The computational paradigm, which has dominated psychology and artificial intelligence since the cognitive revolution, has been a source of intense debate. Recently, several cognitive scientists have argued against this paradigm, not by objecting to computation, but rather by objecting to the notion of representation. Our analysis of these objections reveals that it is not the notion of representation per se that is causing the problem, but rather specific properties of representations as they are used in various psychological theories. Our analysis (...) suggests that all theorists accept the idea that cognitive processing involves internal information-carrying states that mediate cognitive processing. These mediating states are a superordinate category of representations. We discuss five properties that can be added to mediating states and examine their importance in various cognitive models. Finally, three methodological lessons are drawn from our analysis and discussion. (shrink)
Representation is a central part of models in cognitive science, but recently this idea has come under attack. Researchers advocating perceptual symbol systems, situated action, embodied cognition, and dynamical systems have argued against central assumptions of the classical representational approach to mind. We review the core assumptions of the dominant view of representation and the four suggested alternatives. We argue that representation should remain a core part of cognitive science, but that the insights from these alternative approaches must be incorporated (...) into models of cognitive processing. (shrink)
Advocates of dynamic systems have suggested that higher mental processes are based on continuous representations. In order to evaluate this claim, we first define the concept of representation, and rigorously distinguish between discrete representations and continuous representations. We also explore two important bases of representational content. Then, we present seven arguments that discrete representations are necessary for any system that must discriminate between two or more states. It follows that higher mental processes require discrete representations. We also argue that discrete (...) representations are more influenced by conceptual role than continuous representations. We end by arguing that the presence of discrete representations in cognitive systems entails that computationalism (i.e., the view that the mind is a computational device) is true, and that cognitive science should embrace representational pluralism. (shrink)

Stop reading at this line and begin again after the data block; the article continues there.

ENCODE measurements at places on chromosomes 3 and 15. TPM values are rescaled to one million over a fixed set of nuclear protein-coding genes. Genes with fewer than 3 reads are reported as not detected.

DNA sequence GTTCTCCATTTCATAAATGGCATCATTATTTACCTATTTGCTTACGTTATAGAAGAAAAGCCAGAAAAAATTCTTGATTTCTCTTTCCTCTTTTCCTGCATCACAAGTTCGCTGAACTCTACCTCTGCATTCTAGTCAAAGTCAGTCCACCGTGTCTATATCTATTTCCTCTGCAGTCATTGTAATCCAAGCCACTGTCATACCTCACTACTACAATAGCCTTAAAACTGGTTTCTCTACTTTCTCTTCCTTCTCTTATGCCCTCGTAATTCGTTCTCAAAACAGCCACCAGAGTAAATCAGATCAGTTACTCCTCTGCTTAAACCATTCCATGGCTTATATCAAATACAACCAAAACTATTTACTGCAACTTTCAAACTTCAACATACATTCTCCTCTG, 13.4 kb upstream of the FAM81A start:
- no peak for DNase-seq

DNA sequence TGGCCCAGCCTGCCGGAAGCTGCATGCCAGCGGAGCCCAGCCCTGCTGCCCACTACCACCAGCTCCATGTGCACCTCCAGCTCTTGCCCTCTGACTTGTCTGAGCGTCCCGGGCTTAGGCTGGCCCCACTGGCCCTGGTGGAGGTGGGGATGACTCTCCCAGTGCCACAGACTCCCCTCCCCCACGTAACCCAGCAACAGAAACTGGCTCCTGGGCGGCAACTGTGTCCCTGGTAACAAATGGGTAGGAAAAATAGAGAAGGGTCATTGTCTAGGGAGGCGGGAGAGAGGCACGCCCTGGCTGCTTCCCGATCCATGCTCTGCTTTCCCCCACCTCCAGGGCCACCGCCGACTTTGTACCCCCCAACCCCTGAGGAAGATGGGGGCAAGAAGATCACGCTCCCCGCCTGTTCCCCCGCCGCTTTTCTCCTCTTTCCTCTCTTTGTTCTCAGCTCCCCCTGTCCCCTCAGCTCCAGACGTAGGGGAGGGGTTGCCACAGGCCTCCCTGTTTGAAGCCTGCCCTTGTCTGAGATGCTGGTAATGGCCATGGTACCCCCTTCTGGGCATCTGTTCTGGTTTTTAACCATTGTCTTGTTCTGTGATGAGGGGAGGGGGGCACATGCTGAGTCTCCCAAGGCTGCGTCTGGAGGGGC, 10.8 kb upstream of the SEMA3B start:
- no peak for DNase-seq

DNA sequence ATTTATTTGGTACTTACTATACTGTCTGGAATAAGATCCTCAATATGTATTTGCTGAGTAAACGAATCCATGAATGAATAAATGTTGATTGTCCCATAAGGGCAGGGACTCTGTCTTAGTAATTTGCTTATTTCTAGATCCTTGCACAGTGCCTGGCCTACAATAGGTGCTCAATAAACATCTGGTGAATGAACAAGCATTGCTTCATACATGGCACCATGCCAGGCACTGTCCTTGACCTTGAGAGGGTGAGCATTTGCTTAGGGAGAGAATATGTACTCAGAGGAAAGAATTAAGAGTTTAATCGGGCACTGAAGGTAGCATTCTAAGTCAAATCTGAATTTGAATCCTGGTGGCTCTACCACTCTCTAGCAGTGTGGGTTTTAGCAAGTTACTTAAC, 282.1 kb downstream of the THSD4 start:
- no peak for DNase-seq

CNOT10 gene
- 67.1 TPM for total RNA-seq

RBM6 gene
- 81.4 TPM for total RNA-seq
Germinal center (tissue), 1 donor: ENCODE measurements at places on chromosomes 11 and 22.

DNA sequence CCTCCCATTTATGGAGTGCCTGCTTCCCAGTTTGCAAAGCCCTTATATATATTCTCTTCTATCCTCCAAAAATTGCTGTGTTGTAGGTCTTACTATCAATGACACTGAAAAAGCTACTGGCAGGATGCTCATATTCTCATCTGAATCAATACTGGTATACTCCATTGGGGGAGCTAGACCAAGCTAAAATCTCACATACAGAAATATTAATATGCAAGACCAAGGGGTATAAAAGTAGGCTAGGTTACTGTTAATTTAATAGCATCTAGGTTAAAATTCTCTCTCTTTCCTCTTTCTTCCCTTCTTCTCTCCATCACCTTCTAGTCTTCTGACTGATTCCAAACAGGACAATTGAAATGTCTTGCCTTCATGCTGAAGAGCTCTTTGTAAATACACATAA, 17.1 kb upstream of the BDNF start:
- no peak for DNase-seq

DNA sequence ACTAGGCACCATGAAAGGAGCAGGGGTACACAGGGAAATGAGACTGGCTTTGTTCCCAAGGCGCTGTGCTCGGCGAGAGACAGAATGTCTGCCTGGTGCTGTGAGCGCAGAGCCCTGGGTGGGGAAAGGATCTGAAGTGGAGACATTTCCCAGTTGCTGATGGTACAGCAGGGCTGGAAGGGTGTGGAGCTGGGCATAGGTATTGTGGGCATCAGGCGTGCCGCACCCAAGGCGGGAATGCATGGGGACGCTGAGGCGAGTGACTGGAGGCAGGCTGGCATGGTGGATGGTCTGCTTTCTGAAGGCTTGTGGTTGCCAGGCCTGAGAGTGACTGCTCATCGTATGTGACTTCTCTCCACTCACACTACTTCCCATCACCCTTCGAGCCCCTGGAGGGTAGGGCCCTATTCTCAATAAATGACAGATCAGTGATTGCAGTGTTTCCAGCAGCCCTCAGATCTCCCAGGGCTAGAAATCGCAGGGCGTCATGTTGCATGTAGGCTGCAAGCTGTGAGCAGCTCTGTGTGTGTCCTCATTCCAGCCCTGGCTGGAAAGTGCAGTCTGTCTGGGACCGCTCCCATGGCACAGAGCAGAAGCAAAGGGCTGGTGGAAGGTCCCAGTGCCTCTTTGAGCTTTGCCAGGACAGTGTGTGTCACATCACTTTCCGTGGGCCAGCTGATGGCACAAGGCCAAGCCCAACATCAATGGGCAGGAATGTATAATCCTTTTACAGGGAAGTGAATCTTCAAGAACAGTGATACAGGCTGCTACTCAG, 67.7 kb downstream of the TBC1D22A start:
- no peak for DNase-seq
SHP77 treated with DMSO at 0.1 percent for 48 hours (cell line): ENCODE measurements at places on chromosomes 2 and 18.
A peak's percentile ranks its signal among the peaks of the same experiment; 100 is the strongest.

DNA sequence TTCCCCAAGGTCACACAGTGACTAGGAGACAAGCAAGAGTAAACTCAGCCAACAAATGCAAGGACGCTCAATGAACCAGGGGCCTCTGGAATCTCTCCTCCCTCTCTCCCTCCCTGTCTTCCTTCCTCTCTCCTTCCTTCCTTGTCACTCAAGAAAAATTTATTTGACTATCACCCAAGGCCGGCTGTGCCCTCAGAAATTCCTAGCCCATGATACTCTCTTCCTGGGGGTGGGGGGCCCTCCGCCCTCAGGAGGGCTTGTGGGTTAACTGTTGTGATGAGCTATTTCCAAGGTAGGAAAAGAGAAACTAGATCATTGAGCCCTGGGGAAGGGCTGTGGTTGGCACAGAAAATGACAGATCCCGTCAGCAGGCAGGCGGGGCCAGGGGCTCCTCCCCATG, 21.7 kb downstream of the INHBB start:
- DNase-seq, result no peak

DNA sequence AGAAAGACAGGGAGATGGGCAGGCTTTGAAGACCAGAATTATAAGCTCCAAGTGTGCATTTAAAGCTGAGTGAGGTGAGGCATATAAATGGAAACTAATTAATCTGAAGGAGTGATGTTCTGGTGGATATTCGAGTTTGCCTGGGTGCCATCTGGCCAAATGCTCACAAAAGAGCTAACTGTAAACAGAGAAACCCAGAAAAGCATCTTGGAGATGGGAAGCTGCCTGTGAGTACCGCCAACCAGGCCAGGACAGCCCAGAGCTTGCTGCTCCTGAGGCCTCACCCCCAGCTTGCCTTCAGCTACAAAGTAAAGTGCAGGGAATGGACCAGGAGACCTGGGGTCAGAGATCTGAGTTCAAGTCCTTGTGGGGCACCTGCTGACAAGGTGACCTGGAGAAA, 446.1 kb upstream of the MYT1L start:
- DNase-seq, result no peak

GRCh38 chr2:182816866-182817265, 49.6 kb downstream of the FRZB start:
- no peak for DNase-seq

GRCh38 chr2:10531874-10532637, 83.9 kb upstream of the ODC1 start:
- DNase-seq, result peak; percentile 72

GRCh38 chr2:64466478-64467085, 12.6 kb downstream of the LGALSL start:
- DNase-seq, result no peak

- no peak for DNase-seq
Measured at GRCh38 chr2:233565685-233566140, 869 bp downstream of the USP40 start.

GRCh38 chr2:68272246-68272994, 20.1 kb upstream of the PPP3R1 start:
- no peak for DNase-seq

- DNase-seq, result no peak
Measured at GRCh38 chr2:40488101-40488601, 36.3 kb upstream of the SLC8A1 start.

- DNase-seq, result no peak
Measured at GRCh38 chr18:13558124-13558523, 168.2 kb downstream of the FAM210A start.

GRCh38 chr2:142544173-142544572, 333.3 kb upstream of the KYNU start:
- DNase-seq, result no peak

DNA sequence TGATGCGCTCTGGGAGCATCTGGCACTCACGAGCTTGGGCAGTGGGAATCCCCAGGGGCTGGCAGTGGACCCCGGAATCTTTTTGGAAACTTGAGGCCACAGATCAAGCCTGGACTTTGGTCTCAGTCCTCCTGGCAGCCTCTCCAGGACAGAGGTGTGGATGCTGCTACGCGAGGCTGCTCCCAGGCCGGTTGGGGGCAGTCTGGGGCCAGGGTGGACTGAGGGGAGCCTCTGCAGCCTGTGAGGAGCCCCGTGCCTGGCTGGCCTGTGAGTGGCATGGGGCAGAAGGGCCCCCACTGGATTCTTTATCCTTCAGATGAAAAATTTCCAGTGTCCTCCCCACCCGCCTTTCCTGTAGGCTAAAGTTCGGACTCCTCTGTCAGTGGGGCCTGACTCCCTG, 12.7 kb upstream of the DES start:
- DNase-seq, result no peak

The proposed model is put forward as a template for the dynamical systems approach to embodied cognition. In order to extend this view to cognitive processing in general, however, two limitations must be overcome. First, it must be demonstrated that sensorimotor coordination of the type evident in the A-not-B error is typical of other aspects of cognition. Second, the explanatory utility of dynamical systems models must be clarified.
Pothos suggests dispensing with the distinction between rules and similarity, without defining what is meant by either term. We agree that there are problems with the distinction between rules and similarity, but believe these will be solved only by exploring the representations and processes underlying cases purported to involve rules and similarity.
Although, when first introduced, Copernicus's theory considered as a whole was not superior to the Ptolemaic theory according to any of the usual criteria for comparing theories and determining their acceptability, it did have features which provided the early Copernicans with good reasons for entertaining it and trying to develop it further. These features are discussed and then three plausibility considerations which seem to be operative in this case are formulated.
In order to develop sophisticated models of the core domains of knowledge that support complex cognitive processing in infants and children, developmental psychologists have mapped out the content of these knowledge domains. This research strategy may provide a blueprint for advancing research on adult cognitive processing. I illustrate this suggestion with examples from analogical reasoning and decision making.